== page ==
Friday, November 16, 2012

The Syntagma of Justin, Marcion and the Philosophumena

My last post was a little rushed owing to the sudden return from my trip.  When I looked at the text which Epiphanius cites as 'Against the Valentinians' I was struck by the manner in which it bears little resemblance to the Valentinian section in the Philosophumena.  The relationship between the Philosophumena and Hippolytus's Syntagma is generally acknowledged, so too this Syntagma with the original syntagma attributed to Justin.  As such I couldn't help wonder how anyone can put forward the idea that Irenaeus's Against the Valentinians derives its origin from Justin's Syntagma.  Even Irenaeus says at the very beginning that he has based what follows on personal experience rather than a previous written source.

We already noted that the Philosophumena makes reference to a curious parallel with Celsus in the section clearly related to the lost Syntagma.  Both Celsus and the Philosophumena accuse Christian heretics of stealing from Plato.  Celsus even makes the argument that the same ideas the Christians shared in common with the philosophers were better said by the ancient Greeks because they weren't prone to exaggeration (I will have to check the section for parallel use of terminology with the Philosophumena).

The point is that the Philosophumena by its very name makes the case that the heretics stole from the philosophers.  What if this wasn't Hippolytus's innovation but already present in the original syntagma of Justin?  What struck me about the sections where heretics come up in Justin's writings he inevitably treats them as philosophers.  Here are two prominent examples:

And there is Marcion, a man of Pontus, who is even at this day alive, and teaching his disciples to believe in some other god greater than the Creator. And he, by the aid of the devils, has caused many of every nation to speak blasphemies, and to deny that God is the maker of this universe, and to assert that some other being, greater than He, has done greater works. All who take their opinions from these men, are, as we before said, called Christians; just as also those who do not agree with the philosophers in their doctrines, have yet in common with them the name of philosophers given to them. And whether they perpetrate those fabulous and shameful deeds — the upsetting of the lamp, and promiscuous intercourse, and eating human flesh— we know not; but we do know that they are neither persecuted nor put to death by you, at least on account of their opinions. But I have a treatise against all the heresies that have existed already composed, which, if you wish to read it, I will give you. (1 Apology 26)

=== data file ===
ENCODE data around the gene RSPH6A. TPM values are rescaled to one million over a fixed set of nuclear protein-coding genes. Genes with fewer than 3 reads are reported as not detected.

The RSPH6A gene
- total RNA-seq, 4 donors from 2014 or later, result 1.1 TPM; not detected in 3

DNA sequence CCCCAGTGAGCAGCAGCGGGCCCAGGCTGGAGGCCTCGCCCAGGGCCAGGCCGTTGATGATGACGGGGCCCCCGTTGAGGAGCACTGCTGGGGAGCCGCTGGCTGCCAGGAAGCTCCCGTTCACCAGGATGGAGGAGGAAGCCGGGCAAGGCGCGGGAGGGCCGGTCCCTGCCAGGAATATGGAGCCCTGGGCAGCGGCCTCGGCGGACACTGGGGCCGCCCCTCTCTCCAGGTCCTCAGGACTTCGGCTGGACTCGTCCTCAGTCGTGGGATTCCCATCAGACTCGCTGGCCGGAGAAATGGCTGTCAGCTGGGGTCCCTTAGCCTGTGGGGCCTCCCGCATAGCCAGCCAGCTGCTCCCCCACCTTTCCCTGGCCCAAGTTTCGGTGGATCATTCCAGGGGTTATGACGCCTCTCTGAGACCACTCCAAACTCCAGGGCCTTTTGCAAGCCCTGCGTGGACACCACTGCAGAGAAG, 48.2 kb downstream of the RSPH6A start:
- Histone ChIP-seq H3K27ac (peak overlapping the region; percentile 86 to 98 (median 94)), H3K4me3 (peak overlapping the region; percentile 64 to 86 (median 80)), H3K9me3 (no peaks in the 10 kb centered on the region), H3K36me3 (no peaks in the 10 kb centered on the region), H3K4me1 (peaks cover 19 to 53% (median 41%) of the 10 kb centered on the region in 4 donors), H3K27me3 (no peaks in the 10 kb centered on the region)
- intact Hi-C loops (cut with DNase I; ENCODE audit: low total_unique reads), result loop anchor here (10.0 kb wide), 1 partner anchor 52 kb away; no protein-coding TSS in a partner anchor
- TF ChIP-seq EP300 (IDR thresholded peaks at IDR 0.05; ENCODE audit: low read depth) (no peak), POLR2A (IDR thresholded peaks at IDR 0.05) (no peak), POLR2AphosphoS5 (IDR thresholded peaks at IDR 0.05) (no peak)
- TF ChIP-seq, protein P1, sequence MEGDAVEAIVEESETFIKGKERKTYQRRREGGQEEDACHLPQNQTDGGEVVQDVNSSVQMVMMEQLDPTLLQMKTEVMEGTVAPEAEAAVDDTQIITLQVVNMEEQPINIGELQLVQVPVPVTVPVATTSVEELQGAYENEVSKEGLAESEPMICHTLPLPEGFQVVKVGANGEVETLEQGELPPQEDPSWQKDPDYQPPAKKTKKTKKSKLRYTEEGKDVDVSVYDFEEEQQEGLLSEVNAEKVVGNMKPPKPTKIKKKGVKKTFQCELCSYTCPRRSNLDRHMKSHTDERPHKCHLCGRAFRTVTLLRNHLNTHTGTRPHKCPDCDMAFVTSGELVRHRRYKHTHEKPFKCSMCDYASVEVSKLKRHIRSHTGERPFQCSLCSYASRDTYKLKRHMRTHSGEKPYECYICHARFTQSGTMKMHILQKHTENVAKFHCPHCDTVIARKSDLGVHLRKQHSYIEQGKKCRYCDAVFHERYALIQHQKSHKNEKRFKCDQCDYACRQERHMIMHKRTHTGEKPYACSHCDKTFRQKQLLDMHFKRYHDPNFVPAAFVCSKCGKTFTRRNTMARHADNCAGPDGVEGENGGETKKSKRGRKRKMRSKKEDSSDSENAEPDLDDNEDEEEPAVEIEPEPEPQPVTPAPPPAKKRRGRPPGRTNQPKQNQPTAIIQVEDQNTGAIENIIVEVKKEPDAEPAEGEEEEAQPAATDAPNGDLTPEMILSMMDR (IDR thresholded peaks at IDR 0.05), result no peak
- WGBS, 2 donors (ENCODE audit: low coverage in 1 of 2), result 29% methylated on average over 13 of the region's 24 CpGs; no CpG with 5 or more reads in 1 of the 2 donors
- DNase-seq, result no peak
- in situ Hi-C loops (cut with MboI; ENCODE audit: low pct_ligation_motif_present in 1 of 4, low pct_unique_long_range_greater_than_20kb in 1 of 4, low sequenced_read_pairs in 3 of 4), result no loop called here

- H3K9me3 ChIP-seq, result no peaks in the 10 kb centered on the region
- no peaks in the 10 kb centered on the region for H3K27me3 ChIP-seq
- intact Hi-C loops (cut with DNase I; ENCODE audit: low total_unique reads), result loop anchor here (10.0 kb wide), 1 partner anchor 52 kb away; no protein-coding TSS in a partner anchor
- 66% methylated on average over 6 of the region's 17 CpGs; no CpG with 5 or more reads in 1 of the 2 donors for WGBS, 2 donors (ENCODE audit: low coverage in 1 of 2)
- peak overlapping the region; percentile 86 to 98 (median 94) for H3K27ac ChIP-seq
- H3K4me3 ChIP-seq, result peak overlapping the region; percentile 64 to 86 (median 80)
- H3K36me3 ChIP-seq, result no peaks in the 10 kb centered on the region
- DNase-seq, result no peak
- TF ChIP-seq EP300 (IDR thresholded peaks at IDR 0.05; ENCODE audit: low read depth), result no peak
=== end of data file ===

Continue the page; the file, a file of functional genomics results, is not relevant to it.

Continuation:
There are, therefore, and there were many, my friends, who, coming forward in the name of Jesus, taught both to speak and act impious and blasphemous things; and these are called by us after the name of the men from whom each doctrine and opinion had its origin ... they style themselves Christians, just as certain among the Gentiles inscribe the name of God upon the works of their own hands, and partake in nefarious and impious rites.) Some are called Marcians (Μαρκιανοί), and some Valentinians, and some Basilidians, and some Saturnilians, and others by other names; each called after the originator of the individual opinion, just as each one of those who consider themselves philosophers, as I said before, thinks he must bear the name of the philosophy which he follows, from the name of the father of the particular doctrine. (Dialogue 35)

Is it just me or do we see here already the basic framework for the Philosophumena likely reflected in the syntagma of Justin?  Of course some would argue that this is no proof of the constitution or make up of the lost syntagma.  Yet the reference in the Dialogue clearly takes on the appearance of a catalog of heresies.

Notice also that there is a mention of the 'followers of Mark' instead of the Marcionites.  Indeed in other texts we see Μαρκιανος deliberately altered to Μαρκίων.  We have to assume that what actually happened was the Latin collective plural Marciani (= those of Mark) was changed to the Greek equivalent Μαρκίων (i.e. not an individual so named).  This is basically confirmed by the Muratorian canon altering the original Marciani to Marcionitae.  The point of course is that all of the -ianoi suffixes in the early catalogs of the heresies can be explained by assuming the original syntagma was composed in Latin.  The followers of Mark originally gathered in συναγωγης Μαρκιων (Markian Synagogues) but this name was rendered in the Latin syntagmas as Marciani.

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